Vanessa Bell (1879 – 1961)

John Westbrooke on an exhibition that focuses on one of the Bloomsbury Group

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Vanessa Bell was nearly buried by Bloomsbury. The group of free-thinking artists and writers, based in London’s Bloomsbury and Charleston farm in Sussex a century ago, has always held an odd fascination, partly because of their complicated love lives; the New York wit Dorothy Parker said that they lived in squares, painted in circles and loved in triangles.

The novels of Bell’s sister Virginia Woolf and the economic theories of Maynard Keynes are still widely read; but what did Bell herself do, exactly? The new retrospective exhibition at the Dulwich Picture Gallery sets out to remind the world that she too was a painter.

She and Virginia grew up in a typically paternalistic Victorian family: Vanessa was allowed to go to art school, but only as long as she was home in time to pour her father’s afternoon tea. Still, she studied properly at the Slade and the Royal Academy under the likes of John Singer Sargent.

Freedom came with the death of her father, and with the exhibition of Post-Impressionists organised in 1910 by Roger Fry, the first to bring the work of Gauguin and Matisse to the attention of the British public.

The British weren’t impressed, but you can see the new influence on Bell’s work from the first room, in which visitors are greeted by a big portrait of socialite Iris Tree – plainly not a literal depiction but an attempt to portray a larger-than life socialite (she later appeared as herself in Fellini’s film La Dolce Vita).

To either side are portraits of people, also not naturalistic, about whom Bell clearly had more mixed feelings, as they both look as if they were moulded in jelly: Mary Hutchinson, her husband’s lover, and David Garnett, the lover of Bell’s own lover.

She experimented with cubism and pure abstraction (and wasn’t afraid to jettison modernist theory in order to paint some oranges and lemons just because she thought they were beautiful), but mostly settled on a sort of heightened representational approach, with figures standing out against broad flat areas of paint. Landscape with Haystack, Asheham is a Monet subject treated in Cézanne style, as solid-looking as Mont Ste-Victoire.

In The Other Room, a woman relaxes languidly on a sofa while behind her two others stand apart and look out the window. Studland Beach shows a woman and child tucked into one corner of the canvas while another on the other side is silhouetted against a tent. The caption notes: “It is tempting to read this picture as an involuntary expression of Bell’s loneliness during this period (her husband and sister were entertaining a dangerous flirtation at this time) or as a wider comment on modern womanhood…”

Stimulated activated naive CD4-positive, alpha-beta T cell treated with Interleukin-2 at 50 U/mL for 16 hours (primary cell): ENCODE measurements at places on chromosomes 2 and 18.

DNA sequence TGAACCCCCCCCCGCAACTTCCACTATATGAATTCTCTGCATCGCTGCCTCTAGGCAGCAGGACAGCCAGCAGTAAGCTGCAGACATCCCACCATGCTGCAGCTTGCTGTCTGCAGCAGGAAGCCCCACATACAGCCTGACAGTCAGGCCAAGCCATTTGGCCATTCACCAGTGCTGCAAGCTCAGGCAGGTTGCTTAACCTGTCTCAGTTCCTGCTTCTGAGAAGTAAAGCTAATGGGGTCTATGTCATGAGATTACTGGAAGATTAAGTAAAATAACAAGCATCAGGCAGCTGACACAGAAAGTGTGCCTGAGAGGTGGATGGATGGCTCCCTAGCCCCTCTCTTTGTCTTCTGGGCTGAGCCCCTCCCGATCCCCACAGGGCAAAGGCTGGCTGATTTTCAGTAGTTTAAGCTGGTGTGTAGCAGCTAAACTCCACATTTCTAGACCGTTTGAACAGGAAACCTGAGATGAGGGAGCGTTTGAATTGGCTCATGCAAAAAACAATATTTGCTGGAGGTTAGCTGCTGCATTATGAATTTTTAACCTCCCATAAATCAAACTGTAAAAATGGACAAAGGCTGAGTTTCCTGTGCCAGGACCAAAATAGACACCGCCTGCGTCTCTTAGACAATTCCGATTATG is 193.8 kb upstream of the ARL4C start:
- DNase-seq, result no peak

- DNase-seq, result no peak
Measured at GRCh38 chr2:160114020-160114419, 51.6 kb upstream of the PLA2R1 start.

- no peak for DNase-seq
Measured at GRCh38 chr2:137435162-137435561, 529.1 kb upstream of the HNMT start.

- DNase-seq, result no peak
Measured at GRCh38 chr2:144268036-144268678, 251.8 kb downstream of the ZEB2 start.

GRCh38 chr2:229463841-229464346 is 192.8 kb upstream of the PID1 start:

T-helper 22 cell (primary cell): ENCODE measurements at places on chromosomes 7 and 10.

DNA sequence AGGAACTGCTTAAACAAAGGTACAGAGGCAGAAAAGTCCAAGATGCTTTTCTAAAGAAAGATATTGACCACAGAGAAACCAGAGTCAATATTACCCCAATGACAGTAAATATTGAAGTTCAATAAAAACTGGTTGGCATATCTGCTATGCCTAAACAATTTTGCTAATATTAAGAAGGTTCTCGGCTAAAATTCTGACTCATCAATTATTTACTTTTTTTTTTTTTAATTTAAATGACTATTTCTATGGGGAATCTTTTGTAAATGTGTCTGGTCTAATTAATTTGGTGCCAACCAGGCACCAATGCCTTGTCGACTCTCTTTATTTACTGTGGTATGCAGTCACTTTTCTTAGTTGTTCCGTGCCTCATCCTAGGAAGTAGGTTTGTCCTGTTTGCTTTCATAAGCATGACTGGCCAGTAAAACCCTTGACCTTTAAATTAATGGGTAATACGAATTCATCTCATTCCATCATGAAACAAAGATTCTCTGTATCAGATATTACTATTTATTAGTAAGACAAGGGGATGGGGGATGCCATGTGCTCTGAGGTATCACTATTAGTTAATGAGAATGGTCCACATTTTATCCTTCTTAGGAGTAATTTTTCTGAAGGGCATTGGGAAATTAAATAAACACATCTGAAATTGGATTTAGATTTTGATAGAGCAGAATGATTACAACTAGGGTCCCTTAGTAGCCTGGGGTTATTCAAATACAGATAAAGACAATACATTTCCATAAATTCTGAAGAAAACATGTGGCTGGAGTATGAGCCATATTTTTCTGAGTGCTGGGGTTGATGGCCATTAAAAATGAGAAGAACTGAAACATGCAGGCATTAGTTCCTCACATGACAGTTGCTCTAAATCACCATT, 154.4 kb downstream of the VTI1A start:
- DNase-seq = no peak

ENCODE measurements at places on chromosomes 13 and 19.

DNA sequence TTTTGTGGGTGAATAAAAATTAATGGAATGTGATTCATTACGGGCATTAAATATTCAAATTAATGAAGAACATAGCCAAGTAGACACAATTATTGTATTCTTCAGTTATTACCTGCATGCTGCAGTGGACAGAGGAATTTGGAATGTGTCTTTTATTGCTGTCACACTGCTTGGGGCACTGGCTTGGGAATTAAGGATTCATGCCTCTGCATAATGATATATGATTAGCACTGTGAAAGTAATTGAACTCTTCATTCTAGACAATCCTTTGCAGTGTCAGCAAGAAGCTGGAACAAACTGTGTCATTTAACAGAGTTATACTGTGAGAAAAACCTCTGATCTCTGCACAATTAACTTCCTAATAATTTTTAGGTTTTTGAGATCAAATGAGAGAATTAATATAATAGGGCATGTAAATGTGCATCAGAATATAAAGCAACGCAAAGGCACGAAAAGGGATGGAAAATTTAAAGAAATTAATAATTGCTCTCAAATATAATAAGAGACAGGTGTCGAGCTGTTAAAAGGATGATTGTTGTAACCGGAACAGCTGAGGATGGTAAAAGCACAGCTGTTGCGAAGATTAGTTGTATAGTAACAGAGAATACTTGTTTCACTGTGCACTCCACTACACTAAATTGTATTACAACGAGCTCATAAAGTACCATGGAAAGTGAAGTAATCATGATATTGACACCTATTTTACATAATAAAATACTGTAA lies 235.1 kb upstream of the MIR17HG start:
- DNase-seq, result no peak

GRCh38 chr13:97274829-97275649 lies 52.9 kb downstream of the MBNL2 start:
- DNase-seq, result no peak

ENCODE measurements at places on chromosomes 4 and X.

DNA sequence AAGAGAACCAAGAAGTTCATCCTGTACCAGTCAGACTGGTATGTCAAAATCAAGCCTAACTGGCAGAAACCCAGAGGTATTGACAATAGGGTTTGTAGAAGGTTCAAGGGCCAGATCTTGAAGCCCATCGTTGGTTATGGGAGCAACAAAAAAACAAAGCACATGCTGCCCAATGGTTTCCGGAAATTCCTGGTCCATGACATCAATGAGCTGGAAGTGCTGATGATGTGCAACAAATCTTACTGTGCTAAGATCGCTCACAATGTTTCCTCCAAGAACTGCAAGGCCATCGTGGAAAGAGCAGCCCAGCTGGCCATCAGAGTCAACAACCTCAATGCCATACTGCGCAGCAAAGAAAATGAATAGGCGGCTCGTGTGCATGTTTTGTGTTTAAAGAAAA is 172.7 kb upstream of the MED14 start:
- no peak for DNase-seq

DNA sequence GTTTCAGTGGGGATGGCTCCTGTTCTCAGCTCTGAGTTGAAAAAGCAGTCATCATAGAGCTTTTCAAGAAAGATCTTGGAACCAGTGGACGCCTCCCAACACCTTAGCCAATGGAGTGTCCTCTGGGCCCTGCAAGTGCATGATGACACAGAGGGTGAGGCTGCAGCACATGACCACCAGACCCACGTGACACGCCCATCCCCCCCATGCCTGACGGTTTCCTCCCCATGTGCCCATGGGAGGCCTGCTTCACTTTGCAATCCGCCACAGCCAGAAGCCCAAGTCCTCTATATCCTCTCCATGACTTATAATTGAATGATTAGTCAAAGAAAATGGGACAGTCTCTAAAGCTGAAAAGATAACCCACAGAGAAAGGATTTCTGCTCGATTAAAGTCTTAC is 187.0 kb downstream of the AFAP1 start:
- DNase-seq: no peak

As that quote suggests, the curators have had a trickier time separating out the artist from the social being, and ignoring the gossipy tabloid stuff, than they evidently hoped to. The works of Keynes and Woolf are less likely to be analysed in terms of the emotional turmoil the writers may have been going through.

Bell herself didn’t separate her art out from her life. By all accounts she was the organiser at Charleston, central to the group dynamic. (There’s even a photo of her cutting a guest’s hair.)

In painting, she certainly wasn’t just a dabbler: she travelled to the continent, she met Picasso, she exhibited alongside Matisse. And yet for all she took art seriously, it sounds as if she sometimes sidelined it just as much as when she broke off to make her father’s tea. Tellingly, one of her paintings exhibited here had to be rescued from the rabbit hutch, where it was acting as a lid. The curators see this as a sign of her lack of self-importance, but it also hints that she just wasn’t always that bothered.

Legend has it that London gallery assistants, confronted with a previously unknown painting, would sardonically attribute it to the obscure Dutch artist Van Esserbel, because who would know? An early English modernist, intelligent, innovative and talented, shouldn’t be so obscure. And yet after going through this exhibition – which also includes an avant-garde range of household textiles she designed for Omega Workshops – I’m still not sure I’d recognise a Vanessa Bell if I saw one for the first time.

Sargeant had wondered if her colours were too dull; after her exposure to French modernism she brightened up considerably, for a while. And yet here’s Interior with a Table from 1921, furniture, a window and a green and pleasant view beyond … which looks much like Sussex but is actually meant to be St Tropez. When you think how dramatically the southern light changed Van Gogh’s vision, it’s strange that Bell seems hardly to have noticed.

After a bravura last room, “pictures of women”, the exhibition winds down, still in the 1910s (Bell died in 1961). Only The Other Room, from the late 1930s, shows her doing any outstanding work after the Great War. It’s a downbeat ending to what looked as if it was going to be a stellar career; but there’s enough on show to make you regret the work she didn’t go on to do.

Vanessa Bell (1879 – 1961) runs until 4 June 2017 at the Dulwich Picture Gallery. Tickets £14 (including voluntary donation), £13 for seniors.